The Holiness of Scripture
By Berel Wein
I have noticed a number of articles printed in this paper over the past few weeks that clearly delineated the basic fault line that exists in Jewish life today. It is from this difference that I believe that all other basic differences in the Jewish world today stem. And that fault line concerns the divinity of scripture - the holiness of the Hebrew Bible.
The Bible is very old- fashioned and much of it today is politically incorrect.
One of the articles was a slashing attack on the Book of Esther for being male chauvinist and not feminist enough to meet the standards of today's avant-garde society.
The second article, written by a Conservative rabbi, dealt with the problems of us moderns in dealing with the story of the destruction of Amalek as prescribed in the Bible and as described in the Book of Samuel.
These articles come on top of a number of other articles, written before the recent elections, disclaiming the importance of Jewish sovereignty over the Temple Mount and Jerusalem.
What all these articles share in common is a basic denial of the holiness of the Jewish scriptures of the Bible.
The basis of the divide between Orthodox Jewry and the other sectors of the Jewish people - Conservative, Reform, Reconstructionist, secular, etc. - lies in this basic issue. The holiness of the Bible was and is the basis of the faith of Israel. The slogan of Rabbi Sa'adia Gaon - "Our nation is a nation only by virtue of the Torah" - reverberates down the corridors of our history. It was the belief in the divinity of our Torah and therefore in the destiny of Israel that it outlined that preserved the Jewish people in its long and often tragic history.
Once the divinity of the Bible is denied, the reason for Jewish existence and the struggle to maintain Judaism and the Jewish people essentially disappears.
Why should anyone remain Jewish if the entire story of Israel as portrayed in the Bible and our oral tradition is a lie? If the Bible offends our current modern civilized sensibilities, then of what value is it?
These are hard questions, and Jewish history provides even more stony answers.
GERMAN Reform in the 18th century was almost swept away, not by effective Orthodox responses to the enlightened world of Germany, but by the wave of conversions to Christianity and intermarriage that Reform itself engendered in its attack on the Bible. The pseudo-science of biblical criticism and the beliefs of both social and physical Darwinism were adopted as being true and the Bible as being false.
No facts, scientific objections or archeological discovery and evidence could change the minds of the intellectual elite. Well, if the Bible was false, then why should the Jews not convert to Christianity or marry out of the faith?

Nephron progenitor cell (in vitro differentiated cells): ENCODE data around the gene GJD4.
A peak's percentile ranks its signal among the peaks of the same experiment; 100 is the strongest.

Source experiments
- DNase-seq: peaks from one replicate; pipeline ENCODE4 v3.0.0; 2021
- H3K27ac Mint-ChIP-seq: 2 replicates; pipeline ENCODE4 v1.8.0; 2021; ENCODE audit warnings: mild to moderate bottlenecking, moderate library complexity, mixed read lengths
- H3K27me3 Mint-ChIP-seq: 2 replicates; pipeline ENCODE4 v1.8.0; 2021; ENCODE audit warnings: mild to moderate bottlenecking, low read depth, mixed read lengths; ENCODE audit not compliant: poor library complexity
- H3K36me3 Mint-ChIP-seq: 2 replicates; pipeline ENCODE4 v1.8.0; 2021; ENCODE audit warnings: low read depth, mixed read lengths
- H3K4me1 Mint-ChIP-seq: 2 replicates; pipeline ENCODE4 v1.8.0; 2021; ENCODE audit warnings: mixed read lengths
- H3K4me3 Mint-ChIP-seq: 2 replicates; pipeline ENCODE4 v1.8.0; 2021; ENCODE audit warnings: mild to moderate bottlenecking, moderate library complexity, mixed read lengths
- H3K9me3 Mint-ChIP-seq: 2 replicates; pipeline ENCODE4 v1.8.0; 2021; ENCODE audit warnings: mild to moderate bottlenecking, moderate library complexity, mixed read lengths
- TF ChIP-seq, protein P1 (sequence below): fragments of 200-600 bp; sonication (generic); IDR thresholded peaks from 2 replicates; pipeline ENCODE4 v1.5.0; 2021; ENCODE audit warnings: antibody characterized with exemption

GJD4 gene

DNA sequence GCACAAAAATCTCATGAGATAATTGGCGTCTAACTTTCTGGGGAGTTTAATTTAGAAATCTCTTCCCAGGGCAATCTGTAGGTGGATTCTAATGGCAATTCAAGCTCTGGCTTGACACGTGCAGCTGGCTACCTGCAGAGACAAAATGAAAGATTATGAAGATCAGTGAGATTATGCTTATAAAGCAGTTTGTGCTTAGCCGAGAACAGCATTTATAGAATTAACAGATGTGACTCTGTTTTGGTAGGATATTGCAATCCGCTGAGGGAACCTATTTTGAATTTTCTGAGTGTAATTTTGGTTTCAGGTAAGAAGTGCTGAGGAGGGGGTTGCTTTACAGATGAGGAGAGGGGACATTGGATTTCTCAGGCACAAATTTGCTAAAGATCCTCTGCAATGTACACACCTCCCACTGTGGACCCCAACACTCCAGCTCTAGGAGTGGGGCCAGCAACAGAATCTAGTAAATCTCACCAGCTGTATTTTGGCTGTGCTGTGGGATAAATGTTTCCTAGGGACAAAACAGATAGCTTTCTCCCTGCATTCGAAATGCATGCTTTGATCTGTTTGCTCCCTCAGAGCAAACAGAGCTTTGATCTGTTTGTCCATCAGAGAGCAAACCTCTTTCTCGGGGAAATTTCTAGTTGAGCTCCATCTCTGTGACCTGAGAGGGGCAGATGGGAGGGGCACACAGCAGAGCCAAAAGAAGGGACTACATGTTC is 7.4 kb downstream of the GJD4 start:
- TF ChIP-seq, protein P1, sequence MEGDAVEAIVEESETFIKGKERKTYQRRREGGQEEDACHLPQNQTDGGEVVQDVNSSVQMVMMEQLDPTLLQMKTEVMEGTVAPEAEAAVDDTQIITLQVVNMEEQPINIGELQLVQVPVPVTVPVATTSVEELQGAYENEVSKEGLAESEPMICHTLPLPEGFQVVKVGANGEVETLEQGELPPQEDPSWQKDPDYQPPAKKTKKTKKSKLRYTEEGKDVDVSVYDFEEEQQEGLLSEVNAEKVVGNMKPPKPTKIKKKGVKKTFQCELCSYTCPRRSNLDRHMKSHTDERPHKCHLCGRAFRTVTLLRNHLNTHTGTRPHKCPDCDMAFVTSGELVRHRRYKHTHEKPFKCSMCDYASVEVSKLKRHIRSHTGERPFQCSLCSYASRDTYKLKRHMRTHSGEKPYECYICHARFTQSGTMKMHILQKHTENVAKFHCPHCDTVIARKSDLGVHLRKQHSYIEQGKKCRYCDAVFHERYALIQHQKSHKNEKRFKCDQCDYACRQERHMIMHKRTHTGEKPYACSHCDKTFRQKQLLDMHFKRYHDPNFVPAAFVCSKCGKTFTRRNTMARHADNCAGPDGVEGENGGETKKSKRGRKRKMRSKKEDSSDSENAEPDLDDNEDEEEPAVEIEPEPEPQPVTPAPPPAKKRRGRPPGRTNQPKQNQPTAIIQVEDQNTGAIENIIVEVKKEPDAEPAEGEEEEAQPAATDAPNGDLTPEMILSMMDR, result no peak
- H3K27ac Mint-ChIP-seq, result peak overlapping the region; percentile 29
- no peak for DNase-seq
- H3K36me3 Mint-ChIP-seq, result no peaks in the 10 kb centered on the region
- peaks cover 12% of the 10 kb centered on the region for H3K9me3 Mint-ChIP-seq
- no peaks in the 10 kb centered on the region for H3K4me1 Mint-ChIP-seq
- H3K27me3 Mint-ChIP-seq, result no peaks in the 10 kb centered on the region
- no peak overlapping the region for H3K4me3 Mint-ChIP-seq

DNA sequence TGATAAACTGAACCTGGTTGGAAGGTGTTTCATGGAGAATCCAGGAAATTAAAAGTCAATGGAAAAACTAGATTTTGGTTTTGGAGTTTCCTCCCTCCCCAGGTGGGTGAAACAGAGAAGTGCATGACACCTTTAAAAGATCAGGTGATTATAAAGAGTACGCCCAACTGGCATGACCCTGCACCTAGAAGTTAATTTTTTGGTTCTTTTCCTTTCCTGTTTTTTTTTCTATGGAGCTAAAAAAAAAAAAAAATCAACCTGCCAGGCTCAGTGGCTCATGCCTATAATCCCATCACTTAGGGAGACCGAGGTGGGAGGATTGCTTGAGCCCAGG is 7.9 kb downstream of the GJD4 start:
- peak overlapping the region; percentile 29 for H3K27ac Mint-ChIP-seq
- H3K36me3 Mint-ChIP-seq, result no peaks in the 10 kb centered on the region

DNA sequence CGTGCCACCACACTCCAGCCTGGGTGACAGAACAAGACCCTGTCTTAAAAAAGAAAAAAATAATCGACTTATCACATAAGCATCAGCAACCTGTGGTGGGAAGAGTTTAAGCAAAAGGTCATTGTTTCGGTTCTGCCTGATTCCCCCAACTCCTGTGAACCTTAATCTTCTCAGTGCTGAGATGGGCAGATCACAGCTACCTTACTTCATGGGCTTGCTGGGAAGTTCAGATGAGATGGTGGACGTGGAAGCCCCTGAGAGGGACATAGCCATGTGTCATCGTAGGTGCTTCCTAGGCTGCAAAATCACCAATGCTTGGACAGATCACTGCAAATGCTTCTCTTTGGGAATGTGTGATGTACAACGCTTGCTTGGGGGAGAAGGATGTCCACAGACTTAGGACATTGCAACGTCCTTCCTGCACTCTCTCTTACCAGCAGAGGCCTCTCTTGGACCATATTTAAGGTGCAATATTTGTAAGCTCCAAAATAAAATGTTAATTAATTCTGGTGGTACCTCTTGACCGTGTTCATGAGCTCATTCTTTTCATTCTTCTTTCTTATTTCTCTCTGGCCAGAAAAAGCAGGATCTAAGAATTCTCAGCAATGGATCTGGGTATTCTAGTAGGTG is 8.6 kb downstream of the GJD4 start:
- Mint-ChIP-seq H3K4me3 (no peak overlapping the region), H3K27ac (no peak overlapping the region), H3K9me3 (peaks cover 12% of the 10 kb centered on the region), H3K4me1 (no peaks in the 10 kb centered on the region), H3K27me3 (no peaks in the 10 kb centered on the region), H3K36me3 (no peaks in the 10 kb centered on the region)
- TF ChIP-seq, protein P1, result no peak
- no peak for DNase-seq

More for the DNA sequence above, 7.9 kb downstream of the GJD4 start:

Hitler supplied an answer to that question, but by then the question itself was only academic to a large section of the Jewish world.
David Ben-Gurion, far from being an Orthodox Jew himself, repeatedly stated that "The Bible is our deed to the Land of Israel." The Zionist movement was founded and prospered on biblical basis and justification.
But the grandchildren of the original Zionists no longer believe in the Bible as anything significant.
The faculties of biblical criticism still flourish in Israeli and Jewish universities, long after they have closed shop in most other schools. The post-Zionists see themselves as without justification in living and ruling in this country. Our modern sensibilities are offended by the fact that we have to shoot back at people who are shooting at us. Such recourse to force to save ourselves is so "biblical" and not in tune with the fantasy world of the intellectual elite.
Observance is one thing, but belief in our Bible and our past is quite another thing. The Bible, if taught by scoffers and nonbelievers, as is unfortunately often the case in our schools, will not inspire. And if there is anything that our society needs today it is inspiration, tenacity, dedication and a self-confident belief in the justice of our cause.
The place to acquire these necessary emotions and national character traits is to be found in the sanctity of our scriptures - in the belief in our Bible and what it represents.
Modern sensibilities, political correctness, social mores, come and go with different times and societies. Our grandchildren will certainly live in a world far different from ours. But the words of our Bible, which alone have stood the test of time in human history, will remain to guide and inspire them.
©2001 - Jerusalem Post